While markets reacted positively this week to promising news of potential coronavirus vaccines in development, a top economist warned that the economic hit from the pandemic will be here for a long time.
A large number of small businesses that closed in March — when restrictions around social movements went into effect — are not going to reopen even when the situation improves, according to Raghuram Rajan, a professor of finance at the University of Chicago's Booth School of Business.
"I think the hit is going to be with us for a long time," Rajan, who was also the former governor at India's central bank, told CNBC's "Street Signs Asia" on Wednesday.
"As this goes on, more and more businesses find that a long period without revenue, but high cost, implies that they simply don't have a chance, and they're closing down," he added.
Small and medium-sized businesses around the world have been disproportionately affected by national lockdowns and social distancing protocols. Countries enacted those measures in order to slow the spread of the virus, which has already infected more than 14.8 million people and killed over 615,000.
Newly released data published Monday in the medical journal The Lancet said a potential coronavirus vaccine developed by Oxford University alongside pharmaceutical giant AstraZeneca produced a promising immune response in a large, early-stage human trial. Earlier this month, pharma giant Pfizer and German drugmaker, BioNTech, also reported early positive data on a joint vaccine candidate.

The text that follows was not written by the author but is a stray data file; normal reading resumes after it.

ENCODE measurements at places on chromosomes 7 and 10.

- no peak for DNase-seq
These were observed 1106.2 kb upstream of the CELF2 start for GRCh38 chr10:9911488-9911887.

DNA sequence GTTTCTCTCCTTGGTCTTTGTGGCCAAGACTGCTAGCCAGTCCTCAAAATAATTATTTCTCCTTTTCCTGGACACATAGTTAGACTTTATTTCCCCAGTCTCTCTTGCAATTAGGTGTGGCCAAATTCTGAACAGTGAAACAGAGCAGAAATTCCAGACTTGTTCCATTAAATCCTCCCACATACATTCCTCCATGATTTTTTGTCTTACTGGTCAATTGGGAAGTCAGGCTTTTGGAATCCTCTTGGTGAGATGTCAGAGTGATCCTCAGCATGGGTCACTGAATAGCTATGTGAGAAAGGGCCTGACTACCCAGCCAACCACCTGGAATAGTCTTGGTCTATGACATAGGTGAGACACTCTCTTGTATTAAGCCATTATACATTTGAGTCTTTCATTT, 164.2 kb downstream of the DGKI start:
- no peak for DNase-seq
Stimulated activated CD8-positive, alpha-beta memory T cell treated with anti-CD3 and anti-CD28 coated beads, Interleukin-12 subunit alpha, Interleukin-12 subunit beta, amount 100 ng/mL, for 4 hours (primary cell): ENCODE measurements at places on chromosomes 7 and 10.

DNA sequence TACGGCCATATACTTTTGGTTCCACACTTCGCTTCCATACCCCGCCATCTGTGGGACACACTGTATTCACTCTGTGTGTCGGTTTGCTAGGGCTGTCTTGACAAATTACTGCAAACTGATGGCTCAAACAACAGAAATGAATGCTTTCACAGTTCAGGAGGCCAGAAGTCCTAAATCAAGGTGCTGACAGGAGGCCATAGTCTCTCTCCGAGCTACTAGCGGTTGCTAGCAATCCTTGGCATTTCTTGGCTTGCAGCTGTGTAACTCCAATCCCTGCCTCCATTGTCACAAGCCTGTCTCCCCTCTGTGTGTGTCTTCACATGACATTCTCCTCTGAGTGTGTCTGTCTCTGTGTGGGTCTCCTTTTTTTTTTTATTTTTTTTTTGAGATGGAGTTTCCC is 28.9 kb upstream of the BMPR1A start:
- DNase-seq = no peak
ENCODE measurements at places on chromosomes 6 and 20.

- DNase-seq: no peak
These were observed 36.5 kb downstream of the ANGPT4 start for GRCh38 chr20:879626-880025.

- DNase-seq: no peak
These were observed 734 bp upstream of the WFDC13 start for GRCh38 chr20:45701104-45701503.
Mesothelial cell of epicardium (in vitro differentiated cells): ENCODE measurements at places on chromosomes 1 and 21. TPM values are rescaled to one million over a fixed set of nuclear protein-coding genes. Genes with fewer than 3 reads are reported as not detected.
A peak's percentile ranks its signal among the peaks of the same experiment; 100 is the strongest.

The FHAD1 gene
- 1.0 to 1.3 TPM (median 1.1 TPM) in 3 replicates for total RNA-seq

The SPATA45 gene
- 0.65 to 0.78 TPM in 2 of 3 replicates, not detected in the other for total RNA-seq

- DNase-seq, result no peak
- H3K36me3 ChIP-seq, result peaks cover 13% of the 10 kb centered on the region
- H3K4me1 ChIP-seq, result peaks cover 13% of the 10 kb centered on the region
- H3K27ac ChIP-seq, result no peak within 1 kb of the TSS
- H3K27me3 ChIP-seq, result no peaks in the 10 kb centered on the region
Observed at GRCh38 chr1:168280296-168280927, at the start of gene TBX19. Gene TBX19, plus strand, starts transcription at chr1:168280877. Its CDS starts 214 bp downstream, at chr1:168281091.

Still, the economic damage will be done even if several of the vaccine candidates get approval as early as the fourth quarter, and vaccination is rolled out, according to Rajan.
"You have to vaccinate a lot of people. So, the earliest people are going to feel safe going into crowded restaurants is probably going to be by the middle of next year. If everything goes according to plan — things are not going to go according to plan," he said.
Economies are expected to operate below full capacity for some time despite responses from policymakers, Rajan said. He explained that industrialized countries saw a "huge" policy reaction whereas emerging markets saw only a fraction of that response.
In fact, this week the European Union reached a breakthrough agreement over new fiscal stimulus that would see the EU's executive arm tap into financial markets to raise about $857 billion that would be disbursed among countries and affected sectors through grants and loans.
Places that appeared to have contained the infection are now seeing new cases reemerging. For example, Australia's second-largest city Melbourne went into partial lockdown after a surge in infections. That comes even after the country and its states were reporting single or double-digit daily cases just last month, Reuters reported.
"You don't get a full economy back until there is greater confidence for people to mingle, until the high-contact services like restaurants, travel, tourism – all those can open up again. Till then, you're at a 95% economy," Rajan said, adding that countries need to now start thinking about providing long-term support to affected sectors.
Experts have previously warned that the pandemic could lead to more protectionism around the world as countries attempt to safeguard their domestic industries.
For his part, Rajan said that a rise in protectionism will further delay economic recovery.
"A world which has strong protectionism is going to be a world that recovers much more slowly, and much of the damage is going to be done in the countries that are dependent most on commodity exports," he said, adding it would also affect many poor developing countries as well the emerging markets.